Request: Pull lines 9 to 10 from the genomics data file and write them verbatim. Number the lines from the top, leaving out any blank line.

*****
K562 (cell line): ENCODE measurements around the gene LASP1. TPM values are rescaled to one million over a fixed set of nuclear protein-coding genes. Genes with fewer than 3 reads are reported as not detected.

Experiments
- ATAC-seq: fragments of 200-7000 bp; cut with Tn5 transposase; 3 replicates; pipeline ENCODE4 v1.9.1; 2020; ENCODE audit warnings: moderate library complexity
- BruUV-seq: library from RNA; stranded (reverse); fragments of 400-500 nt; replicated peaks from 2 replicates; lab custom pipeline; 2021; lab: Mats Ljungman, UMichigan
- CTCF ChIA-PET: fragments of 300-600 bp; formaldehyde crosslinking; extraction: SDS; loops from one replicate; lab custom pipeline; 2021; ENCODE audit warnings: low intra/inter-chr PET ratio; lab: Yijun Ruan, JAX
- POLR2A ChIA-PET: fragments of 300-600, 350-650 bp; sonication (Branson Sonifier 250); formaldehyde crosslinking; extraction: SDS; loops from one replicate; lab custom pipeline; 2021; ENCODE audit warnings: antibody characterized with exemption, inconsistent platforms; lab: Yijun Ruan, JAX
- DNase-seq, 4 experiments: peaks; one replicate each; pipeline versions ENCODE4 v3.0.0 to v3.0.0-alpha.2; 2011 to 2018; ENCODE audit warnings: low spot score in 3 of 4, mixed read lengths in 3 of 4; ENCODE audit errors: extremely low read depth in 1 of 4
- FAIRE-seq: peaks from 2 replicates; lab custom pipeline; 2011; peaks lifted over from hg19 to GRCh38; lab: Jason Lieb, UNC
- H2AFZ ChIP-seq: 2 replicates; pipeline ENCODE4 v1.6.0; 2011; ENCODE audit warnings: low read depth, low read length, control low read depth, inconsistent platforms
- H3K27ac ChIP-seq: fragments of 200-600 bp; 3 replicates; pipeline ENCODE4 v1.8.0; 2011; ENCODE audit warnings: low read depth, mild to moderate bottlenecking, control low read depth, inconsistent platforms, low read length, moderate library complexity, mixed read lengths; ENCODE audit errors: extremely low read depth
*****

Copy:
- H2AFZ ChIP-seq: 2 replicates; pipeline ENCODE4 v1.6.0; 2011; ENCODE audit warnings: low read depth, low read length, control low read depth, inconsistent platforms
- H3K27ac ChIP-seq: fragments of 200-600 bp; 3 replicates; pipeline ENCODE4 v1.8.0; 2011; ENCODE audit warnings: low read depth, mild to moderate bottlenecking, control low read depth, inconsistent platforms, low read length, moderate library complexity, mixed read lengths; ENCODE audit errors: extremely low read depth